Most of us have traveled down Parker Street in the village of Fairport, and crossed the canal on the Parker Street Bridge. Young Albert Parker settled here, and established a variety of business enterprises. Born in about 1818, the 1850 census lists Al Parker, occupation — boatman, with a wife, Abigail and two young children. Early Perinton documents provide evidence of a new canal bridge, constructed by Parker, before the opening of the canal in 1854. The structure was a pivoting swing bridge, which allowed boat traffic to pass once it was swung out of the way. An 1858 map shows the presence of Parker Street, the bridge and nearby warehouses owned by Al Parker.
In about 1860, Al Parker opened a canal-side store near his warehouses, and was granted a license to sell “strong and spirituous liquors.” His businesses and success grew dramatically. The value of Parker’s estate in 1870 had increased ten-fold from 20 years earlier. Another license was issued by the town to Al Parker in 1878, and at 60 years of age, he opened a tavern, connected to his grocery store. The news was well received by many in the village, including Fairport Herald editor Andrew J. Deal, who described the establishment as a “hell-hole.” We know this because that is how Deal referred to Parker’s tavern in his newspaper. Publication of the article angered the tavern owner, and he publicly berated the newspaperman, according to one printed report, “generally befouling the air with profane and obscene language.”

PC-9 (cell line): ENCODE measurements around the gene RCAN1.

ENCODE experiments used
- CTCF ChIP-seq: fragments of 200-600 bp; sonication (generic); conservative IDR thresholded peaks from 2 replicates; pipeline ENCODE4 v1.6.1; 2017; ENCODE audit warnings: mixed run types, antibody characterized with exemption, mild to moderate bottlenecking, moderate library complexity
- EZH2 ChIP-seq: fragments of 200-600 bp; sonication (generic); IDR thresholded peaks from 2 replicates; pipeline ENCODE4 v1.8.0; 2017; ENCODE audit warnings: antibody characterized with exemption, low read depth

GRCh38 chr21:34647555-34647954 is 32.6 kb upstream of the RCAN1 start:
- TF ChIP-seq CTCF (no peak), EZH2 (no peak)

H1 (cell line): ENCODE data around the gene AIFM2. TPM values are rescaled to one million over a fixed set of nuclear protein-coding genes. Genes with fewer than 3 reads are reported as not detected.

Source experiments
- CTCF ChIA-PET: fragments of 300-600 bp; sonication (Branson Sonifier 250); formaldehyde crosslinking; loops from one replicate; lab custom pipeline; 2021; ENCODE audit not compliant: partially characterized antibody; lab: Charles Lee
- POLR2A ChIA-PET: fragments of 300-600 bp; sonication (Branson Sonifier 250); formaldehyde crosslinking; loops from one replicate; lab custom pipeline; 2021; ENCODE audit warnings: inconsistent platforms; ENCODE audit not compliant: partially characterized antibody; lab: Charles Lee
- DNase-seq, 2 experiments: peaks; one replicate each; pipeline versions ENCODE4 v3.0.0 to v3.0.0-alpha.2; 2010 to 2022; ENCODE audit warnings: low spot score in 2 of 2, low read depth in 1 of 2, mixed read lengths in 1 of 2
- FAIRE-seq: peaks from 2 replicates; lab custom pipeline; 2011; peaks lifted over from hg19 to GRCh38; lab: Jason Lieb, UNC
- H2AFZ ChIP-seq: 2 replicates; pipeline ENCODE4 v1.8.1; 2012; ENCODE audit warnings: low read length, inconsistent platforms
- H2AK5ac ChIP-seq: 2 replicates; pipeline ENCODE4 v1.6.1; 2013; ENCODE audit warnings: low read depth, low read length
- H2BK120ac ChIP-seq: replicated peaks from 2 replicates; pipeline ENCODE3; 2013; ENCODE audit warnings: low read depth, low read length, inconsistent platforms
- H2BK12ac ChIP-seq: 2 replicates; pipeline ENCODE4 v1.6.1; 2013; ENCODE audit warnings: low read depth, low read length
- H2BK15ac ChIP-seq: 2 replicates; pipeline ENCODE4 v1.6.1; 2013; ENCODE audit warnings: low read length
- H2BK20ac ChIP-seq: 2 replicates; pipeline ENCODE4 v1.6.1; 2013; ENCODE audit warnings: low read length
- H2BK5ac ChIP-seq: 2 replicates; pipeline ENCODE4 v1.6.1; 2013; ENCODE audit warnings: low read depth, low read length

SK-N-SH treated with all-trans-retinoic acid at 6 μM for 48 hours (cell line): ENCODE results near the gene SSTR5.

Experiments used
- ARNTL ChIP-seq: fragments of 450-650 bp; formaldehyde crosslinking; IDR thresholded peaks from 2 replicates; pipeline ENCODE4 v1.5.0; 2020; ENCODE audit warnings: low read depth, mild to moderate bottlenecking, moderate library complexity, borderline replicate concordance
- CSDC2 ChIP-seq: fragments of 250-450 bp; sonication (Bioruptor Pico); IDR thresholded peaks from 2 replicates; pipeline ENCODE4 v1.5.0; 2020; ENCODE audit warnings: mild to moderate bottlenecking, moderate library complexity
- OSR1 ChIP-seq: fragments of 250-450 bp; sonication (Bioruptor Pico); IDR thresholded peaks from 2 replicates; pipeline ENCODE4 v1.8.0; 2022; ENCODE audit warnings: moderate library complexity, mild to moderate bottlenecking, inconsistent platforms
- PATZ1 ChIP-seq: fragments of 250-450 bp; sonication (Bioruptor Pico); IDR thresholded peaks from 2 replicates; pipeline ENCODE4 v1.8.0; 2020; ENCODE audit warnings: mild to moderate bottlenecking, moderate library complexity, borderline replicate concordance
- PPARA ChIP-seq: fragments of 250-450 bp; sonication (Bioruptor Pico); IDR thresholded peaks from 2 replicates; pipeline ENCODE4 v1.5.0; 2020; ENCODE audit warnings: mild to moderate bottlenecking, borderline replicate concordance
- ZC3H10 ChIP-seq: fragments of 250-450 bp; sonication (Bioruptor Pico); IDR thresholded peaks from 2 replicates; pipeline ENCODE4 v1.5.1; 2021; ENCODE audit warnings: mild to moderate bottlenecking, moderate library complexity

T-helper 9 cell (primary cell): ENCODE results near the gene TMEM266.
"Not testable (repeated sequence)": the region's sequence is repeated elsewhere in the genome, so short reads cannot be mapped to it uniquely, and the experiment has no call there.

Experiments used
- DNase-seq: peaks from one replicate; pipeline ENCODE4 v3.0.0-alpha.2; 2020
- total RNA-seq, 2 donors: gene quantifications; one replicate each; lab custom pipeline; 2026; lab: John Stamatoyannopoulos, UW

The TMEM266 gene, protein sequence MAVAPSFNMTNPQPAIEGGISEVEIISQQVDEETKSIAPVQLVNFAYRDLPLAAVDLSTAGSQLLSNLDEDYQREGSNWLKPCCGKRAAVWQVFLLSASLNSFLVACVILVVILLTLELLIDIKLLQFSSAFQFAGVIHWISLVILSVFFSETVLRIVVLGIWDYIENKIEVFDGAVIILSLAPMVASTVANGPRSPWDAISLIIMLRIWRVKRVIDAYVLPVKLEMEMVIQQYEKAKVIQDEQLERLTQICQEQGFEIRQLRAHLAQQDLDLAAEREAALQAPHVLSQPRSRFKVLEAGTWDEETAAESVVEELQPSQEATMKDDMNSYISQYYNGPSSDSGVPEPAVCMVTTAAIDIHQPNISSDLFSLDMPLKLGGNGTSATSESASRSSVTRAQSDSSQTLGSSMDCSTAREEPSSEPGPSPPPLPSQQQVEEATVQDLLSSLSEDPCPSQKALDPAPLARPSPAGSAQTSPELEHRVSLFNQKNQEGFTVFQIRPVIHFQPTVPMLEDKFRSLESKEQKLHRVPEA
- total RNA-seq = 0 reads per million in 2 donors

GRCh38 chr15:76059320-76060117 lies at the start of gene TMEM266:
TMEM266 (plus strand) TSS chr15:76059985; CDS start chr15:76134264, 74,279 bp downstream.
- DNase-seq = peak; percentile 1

Al Parker initiated an order for Deal’s arrest, who was charged with libel for his “hell-hole” description of the tavern.
A Rochester newspaper commented, “The case is one in which the editor seems to have the sympathy of all the best people in Fairport, and it is hoped that Mr. Deal will be crowned with success in his efforts to uphold the liberty of the press in the smiling village of Fairport.”
On the day of the trial, Andrew Deal arrived in court with his attorney and a slew of witnesses for his defense, but Al Parker never showed, and the case was dismissed. Two years later, while returning from Rochester in the dead of winter on rutted and frozen roads, Parker was thrown from his horse-drawn buggy. His injuries were severe, and he soon died.
Andrew Deal’s newspaper reported Parker’s death, but omitted the traditional biographical obituary. In its place, Deal simply said of his old antagonist, “He died just before noon on Thursday.”